Put the camera in Auto mode and it's ready to start capturing 3D pictures that are recorded in .MPO format, each of which checks in around 7MB. The autofocus is impressively snappy, at least for a camera with two lenses. But, composing a shot with the camera anywhere except eye-level can be difficult because of the limited viewing angle of the screen.
In order for the 3D effect to actually work, the subject must be at least 6-feet or so from the camera. We did some experimenting with closer focusing and things really did get out of whack. A photograph of some wine glasses from about 2 feet away looked more like an optical illusion.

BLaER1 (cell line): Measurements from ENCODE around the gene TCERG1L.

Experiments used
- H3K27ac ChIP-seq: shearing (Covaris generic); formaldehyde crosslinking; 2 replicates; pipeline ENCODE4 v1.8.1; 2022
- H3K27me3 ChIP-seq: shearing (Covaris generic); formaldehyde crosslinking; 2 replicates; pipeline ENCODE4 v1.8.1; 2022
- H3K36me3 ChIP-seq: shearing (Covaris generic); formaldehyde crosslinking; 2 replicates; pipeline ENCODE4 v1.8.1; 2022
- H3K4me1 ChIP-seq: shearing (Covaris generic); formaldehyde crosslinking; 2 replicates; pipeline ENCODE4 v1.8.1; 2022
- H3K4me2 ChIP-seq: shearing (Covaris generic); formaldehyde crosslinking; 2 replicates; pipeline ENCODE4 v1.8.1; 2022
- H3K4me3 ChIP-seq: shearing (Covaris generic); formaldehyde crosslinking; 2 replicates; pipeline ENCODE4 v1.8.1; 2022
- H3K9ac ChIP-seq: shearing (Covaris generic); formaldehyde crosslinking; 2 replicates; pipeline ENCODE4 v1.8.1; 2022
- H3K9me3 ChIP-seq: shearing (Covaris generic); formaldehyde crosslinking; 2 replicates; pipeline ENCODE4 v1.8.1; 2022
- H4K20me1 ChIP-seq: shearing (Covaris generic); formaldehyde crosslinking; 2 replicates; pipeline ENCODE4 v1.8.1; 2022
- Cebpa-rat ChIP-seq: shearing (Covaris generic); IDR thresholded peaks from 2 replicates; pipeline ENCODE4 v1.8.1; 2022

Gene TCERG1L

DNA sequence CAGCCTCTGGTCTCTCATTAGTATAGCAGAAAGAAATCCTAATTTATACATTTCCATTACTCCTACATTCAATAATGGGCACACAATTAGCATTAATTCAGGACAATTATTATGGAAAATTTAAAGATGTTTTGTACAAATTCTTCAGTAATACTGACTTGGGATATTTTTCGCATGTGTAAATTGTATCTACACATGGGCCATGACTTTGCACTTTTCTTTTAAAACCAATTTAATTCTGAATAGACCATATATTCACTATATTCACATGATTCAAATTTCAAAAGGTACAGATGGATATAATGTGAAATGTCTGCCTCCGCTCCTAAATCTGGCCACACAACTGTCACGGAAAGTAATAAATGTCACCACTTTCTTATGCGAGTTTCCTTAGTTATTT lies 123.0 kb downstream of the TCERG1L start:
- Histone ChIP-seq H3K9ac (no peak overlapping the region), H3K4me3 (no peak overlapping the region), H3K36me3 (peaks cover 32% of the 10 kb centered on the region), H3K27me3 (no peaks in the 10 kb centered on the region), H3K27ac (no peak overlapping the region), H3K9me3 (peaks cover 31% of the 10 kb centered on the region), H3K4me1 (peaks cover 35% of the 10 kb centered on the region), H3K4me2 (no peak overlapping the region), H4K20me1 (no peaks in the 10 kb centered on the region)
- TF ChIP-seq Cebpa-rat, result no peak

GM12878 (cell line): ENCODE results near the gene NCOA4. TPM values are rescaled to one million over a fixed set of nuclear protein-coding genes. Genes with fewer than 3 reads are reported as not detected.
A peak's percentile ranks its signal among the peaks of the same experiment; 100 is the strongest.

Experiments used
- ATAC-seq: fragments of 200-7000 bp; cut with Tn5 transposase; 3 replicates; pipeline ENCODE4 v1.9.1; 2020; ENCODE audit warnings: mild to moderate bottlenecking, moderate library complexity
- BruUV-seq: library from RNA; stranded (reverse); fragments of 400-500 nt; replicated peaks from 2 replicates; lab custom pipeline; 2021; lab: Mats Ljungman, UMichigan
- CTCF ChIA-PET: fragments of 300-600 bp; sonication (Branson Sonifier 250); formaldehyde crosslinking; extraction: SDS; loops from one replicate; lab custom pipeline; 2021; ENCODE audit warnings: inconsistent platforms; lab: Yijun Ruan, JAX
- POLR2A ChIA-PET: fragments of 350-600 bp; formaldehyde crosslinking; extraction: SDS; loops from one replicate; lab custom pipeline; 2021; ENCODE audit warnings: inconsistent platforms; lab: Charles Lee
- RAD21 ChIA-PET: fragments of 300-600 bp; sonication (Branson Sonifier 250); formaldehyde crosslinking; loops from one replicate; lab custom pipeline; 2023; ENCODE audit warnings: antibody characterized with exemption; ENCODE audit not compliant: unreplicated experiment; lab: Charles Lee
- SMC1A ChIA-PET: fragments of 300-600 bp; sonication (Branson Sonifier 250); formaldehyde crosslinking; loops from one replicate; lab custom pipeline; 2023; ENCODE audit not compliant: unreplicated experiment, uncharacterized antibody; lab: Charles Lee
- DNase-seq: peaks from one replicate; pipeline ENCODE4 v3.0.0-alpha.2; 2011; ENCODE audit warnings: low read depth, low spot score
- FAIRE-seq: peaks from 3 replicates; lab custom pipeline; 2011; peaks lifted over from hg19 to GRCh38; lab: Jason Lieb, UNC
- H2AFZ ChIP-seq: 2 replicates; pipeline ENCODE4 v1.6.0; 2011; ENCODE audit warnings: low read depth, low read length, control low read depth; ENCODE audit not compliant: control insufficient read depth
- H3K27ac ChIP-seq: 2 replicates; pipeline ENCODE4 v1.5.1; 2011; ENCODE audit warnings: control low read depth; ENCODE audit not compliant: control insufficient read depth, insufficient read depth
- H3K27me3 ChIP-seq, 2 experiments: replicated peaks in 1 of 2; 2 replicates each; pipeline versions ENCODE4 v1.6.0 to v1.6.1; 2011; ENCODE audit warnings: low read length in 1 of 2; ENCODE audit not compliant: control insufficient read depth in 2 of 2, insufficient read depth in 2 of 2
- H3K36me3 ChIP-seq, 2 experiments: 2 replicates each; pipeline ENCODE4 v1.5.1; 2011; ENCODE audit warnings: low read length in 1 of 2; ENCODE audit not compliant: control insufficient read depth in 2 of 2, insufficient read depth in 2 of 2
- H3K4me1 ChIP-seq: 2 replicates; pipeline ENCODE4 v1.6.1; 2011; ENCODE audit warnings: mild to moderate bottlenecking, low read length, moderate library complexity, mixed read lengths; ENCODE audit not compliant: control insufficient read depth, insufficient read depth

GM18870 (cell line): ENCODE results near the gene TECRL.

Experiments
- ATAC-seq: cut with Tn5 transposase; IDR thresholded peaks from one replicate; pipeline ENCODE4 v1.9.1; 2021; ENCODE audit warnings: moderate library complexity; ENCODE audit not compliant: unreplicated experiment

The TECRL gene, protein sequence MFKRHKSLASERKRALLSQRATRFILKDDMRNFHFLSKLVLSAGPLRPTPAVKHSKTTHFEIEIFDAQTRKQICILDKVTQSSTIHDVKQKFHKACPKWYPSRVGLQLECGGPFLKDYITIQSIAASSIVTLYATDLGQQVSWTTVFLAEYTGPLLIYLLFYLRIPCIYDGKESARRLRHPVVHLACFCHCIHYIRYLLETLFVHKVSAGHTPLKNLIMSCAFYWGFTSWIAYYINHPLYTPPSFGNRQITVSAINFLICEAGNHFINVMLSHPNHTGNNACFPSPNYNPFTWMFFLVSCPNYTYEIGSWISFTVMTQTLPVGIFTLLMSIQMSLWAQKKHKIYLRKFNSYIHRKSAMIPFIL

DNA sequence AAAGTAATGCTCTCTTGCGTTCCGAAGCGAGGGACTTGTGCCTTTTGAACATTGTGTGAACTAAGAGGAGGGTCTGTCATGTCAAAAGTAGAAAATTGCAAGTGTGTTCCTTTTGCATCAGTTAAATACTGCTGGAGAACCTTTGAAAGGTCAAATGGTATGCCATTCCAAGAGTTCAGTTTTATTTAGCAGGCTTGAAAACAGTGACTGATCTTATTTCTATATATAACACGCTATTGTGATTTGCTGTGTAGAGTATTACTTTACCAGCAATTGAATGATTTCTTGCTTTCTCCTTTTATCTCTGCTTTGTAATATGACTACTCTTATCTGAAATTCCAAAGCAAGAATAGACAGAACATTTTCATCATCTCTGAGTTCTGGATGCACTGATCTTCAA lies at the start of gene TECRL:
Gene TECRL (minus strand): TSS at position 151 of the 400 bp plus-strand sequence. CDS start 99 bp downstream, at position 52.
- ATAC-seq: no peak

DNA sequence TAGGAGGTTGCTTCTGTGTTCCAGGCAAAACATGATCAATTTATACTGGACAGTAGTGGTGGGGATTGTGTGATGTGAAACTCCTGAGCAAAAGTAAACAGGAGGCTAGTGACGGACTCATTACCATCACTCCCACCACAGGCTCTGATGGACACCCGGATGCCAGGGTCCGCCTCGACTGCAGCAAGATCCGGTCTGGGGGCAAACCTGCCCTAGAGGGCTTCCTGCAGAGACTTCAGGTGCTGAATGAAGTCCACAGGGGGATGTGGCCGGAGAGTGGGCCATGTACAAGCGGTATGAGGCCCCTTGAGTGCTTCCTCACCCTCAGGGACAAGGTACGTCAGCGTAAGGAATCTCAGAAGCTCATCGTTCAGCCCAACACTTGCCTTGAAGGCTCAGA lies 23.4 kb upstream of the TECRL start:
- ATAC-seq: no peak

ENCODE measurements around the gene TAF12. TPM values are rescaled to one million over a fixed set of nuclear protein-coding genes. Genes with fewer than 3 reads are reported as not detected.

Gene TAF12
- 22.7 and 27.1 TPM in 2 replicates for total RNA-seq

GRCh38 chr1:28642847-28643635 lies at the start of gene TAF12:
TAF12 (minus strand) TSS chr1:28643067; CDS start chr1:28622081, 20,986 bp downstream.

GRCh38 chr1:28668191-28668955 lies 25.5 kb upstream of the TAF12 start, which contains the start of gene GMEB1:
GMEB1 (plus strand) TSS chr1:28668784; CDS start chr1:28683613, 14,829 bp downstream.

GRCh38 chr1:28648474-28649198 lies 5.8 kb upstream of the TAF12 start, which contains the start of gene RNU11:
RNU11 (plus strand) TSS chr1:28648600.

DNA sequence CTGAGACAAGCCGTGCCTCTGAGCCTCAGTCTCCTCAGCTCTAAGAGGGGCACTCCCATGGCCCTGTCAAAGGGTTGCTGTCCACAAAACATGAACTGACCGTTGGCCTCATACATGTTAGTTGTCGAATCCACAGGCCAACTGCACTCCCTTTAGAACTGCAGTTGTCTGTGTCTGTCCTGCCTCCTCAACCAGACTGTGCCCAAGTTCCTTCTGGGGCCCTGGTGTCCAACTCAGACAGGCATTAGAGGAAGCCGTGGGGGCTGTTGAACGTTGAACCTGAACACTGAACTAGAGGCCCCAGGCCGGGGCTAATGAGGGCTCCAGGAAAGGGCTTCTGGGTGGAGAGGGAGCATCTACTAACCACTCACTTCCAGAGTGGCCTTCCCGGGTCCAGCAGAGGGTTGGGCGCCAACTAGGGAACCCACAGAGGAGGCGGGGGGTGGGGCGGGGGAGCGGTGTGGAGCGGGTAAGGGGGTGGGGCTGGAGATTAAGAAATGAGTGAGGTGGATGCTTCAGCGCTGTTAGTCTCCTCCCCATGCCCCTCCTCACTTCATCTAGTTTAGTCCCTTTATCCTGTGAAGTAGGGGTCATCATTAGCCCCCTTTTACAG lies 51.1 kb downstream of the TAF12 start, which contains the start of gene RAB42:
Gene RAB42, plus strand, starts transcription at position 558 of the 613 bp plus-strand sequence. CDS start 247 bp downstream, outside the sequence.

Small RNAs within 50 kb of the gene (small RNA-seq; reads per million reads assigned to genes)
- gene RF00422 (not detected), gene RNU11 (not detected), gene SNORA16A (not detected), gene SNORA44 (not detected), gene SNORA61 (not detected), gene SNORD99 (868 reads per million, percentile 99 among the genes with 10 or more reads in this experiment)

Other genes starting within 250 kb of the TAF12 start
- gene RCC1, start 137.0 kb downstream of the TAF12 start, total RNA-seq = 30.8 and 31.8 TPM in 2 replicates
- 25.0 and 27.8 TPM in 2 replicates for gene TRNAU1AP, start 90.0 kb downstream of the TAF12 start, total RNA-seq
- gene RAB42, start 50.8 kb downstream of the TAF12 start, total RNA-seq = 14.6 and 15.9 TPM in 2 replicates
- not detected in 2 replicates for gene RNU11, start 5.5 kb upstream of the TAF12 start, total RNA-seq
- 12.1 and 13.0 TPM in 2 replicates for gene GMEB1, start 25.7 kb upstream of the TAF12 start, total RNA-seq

Being able to add HD 3D video to a $500 camera is a win for Fujifilm. When you consider that there's hardly any 3D content for early adopters to watch on their new 3D-capable TVs, it puts them in a good position. You'll need a 3DTV if you actually want to watch the footage, because trying to watch it on the back of the camera is slightly less than satisfying. But, once you put on the glasses and watch your stuff on the big screen (via the camera's Mini HDMI port), it actually looks quite good. Again, the more separation between camera, subject and background, the happier you'll be with the outcome.